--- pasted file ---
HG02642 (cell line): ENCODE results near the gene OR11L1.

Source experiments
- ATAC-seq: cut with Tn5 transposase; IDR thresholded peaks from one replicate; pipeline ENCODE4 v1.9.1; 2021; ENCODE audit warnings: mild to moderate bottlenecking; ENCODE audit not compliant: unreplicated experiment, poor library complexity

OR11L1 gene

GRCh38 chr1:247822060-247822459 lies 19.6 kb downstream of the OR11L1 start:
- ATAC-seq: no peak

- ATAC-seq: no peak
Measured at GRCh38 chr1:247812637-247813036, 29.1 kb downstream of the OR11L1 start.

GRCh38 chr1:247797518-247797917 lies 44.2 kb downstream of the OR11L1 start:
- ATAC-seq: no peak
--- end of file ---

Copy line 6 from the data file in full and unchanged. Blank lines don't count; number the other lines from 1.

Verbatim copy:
- ATAC-seq: no peak